When Lehman Brothers started bleeding red ink soon after that, Glucksman outraged partners with his seat-of-the-pants management decisions, the last of which was trying to slice the firm's $30,000-a-year cigar bill by one-third. Some likened Glucksman after that episode to Captain Queeg. And, as the drain on the firm's capital continued, many Lehman partners began thinking about what once would have been unthinkable: "cashing out," and the sooner the better.

The Lehman partners pressured a reluctant Glucksman into complying, and, in May 1984, the last deal was done. American Express agreed to pay $380 million for the House of Lehman. By Auletta's reckoning, Peterson got $23 million for his share of the firm, Glucksman got $15.6 million for his, and so on down the line.

Auletta brings an admirable degree of richness and realism to this story, and even those who read his two-part version of it in The New York Times Magazine last year will find Greed and Glory on Wall Street no less riveting. Auletta secured the cooperation of both Peterson and Glucksman, interviewed more than half of the firm's 77 partners, and was given access to important internal documents. The most revealing of them is a 101-page report that was drawn up by Lehman partners soon after Peterson became chairman. The report concluded, among other things, that Lehman Brothers' major weaknesses included "the lack of a carefully designed business strategy" and "a fragmented and undiscplined approach to running a business."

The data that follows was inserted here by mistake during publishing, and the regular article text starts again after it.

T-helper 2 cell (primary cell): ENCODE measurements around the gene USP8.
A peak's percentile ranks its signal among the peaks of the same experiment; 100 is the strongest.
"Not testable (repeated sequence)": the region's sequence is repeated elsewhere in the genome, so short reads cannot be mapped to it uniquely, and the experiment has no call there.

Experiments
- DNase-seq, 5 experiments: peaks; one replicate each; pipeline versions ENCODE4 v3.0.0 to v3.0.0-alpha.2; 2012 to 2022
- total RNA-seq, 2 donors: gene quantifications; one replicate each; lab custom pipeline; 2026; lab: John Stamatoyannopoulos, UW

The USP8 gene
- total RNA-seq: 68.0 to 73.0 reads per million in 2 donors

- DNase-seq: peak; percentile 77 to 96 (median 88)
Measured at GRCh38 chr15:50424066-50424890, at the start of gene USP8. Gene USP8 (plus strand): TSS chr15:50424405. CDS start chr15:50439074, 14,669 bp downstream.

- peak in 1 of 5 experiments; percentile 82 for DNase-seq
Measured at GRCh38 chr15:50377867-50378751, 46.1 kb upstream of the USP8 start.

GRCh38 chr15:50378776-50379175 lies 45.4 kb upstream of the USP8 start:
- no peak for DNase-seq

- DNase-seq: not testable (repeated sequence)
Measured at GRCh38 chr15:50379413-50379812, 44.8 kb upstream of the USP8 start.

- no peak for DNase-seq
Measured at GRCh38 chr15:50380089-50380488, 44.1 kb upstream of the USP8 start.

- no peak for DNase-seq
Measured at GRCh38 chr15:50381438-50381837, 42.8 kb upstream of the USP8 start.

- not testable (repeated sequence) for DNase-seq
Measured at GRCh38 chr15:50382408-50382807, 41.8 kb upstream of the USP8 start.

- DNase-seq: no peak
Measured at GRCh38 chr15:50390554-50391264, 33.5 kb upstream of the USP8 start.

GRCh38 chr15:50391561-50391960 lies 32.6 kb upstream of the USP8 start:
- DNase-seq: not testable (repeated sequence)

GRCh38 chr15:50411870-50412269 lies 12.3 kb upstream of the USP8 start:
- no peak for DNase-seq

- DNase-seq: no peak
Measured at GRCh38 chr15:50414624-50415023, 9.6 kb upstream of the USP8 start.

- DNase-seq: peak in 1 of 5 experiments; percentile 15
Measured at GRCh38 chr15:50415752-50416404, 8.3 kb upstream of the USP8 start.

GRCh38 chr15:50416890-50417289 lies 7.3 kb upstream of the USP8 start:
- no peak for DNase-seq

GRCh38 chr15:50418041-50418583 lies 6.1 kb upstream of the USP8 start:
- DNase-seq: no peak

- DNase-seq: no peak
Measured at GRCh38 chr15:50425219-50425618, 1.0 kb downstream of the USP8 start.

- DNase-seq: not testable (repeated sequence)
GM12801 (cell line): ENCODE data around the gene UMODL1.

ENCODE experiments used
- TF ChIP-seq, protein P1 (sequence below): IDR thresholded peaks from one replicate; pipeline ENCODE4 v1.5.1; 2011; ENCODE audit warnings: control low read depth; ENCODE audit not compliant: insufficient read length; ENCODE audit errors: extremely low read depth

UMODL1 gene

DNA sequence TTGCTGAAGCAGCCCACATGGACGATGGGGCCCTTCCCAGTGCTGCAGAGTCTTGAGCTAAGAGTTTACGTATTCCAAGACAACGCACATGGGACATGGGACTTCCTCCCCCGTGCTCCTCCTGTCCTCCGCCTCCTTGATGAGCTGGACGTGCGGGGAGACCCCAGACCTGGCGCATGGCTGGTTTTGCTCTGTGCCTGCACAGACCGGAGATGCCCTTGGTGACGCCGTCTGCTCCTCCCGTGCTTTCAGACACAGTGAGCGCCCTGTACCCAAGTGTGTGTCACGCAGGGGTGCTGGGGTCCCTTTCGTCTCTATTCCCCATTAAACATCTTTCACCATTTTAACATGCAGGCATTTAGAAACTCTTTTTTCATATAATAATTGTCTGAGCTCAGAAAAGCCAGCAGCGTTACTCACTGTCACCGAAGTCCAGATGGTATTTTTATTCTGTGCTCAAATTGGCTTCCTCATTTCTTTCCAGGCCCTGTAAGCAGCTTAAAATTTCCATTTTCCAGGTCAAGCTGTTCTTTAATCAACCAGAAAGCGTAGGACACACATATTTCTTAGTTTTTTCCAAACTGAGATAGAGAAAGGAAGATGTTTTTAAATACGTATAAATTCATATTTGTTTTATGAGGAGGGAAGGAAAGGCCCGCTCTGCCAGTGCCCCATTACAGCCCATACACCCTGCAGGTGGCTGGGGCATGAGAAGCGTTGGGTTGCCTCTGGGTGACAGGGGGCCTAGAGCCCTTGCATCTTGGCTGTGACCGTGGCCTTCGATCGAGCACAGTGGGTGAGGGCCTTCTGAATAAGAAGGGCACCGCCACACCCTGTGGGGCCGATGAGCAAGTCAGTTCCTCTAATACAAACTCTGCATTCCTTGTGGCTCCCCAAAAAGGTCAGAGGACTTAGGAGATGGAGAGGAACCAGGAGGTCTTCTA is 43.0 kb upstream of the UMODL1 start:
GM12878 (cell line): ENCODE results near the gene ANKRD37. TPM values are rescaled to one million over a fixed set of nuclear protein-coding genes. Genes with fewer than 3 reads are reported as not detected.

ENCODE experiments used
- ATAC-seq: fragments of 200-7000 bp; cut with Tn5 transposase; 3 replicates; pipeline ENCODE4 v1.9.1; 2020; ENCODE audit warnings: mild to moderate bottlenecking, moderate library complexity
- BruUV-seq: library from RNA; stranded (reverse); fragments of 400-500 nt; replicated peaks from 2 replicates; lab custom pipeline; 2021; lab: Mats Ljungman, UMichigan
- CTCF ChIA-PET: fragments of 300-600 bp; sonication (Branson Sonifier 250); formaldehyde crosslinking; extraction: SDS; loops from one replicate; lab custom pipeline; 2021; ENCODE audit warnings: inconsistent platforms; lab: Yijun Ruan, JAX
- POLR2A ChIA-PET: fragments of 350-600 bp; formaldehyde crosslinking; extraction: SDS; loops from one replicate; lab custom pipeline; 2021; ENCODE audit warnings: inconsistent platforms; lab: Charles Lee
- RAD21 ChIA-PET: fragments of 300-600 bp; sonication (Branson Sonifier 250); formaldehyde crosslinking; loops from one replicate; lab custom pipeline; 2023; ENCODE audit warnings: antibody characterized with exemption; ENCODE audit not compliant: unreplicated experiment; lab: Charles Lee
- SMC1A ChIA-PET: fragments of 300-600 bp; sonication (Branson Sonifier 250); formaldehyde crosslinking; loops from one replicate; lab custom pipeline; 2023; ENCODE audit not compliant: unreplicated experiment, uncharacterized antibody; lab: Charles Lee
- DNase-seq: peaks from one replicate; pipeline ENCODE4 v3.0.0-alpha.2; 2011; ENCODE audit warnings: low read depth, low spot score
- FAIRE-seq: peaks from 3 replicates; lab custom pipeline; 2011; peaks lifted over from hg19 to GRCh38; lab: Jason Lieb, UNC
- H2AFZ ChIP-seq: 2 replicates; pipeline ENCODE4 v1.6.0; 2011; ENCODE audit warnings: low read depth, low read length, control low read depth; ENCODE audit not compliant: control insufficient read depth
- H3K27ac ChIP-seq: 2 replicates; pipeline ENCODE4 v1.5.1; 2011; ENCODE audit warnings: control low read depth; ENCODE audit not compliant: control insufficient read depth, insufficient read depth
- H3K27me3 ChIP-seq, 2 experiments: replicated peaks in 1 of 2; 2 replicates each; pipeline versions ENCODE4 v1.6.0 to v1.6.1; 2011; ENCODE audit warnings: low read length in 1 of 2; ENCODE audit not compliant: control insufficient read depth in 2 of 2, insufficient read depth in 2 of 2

So maybe greed within Lehman Brothers was only the half of it. Incompetence, it seems, was the other half. THE YEAR THEY SOLD WALL STREET. By Tim Carrington. Houghton Mifflin. 245 pp. $16.95.

SOMETHING went wrong on Wall Street a few years back, when old-line, independent securities houses seemed to suddenly become something of an endangered species in the financial world. Some of the biggest fish in the Fortune 500 -- American Express, Prudential Insurance, and Sears Roebuck, for example -- saw new profits in bringing Wall Street to Main Street, and apparently figured that swallowing up smaller fish was the easiest way of doing it.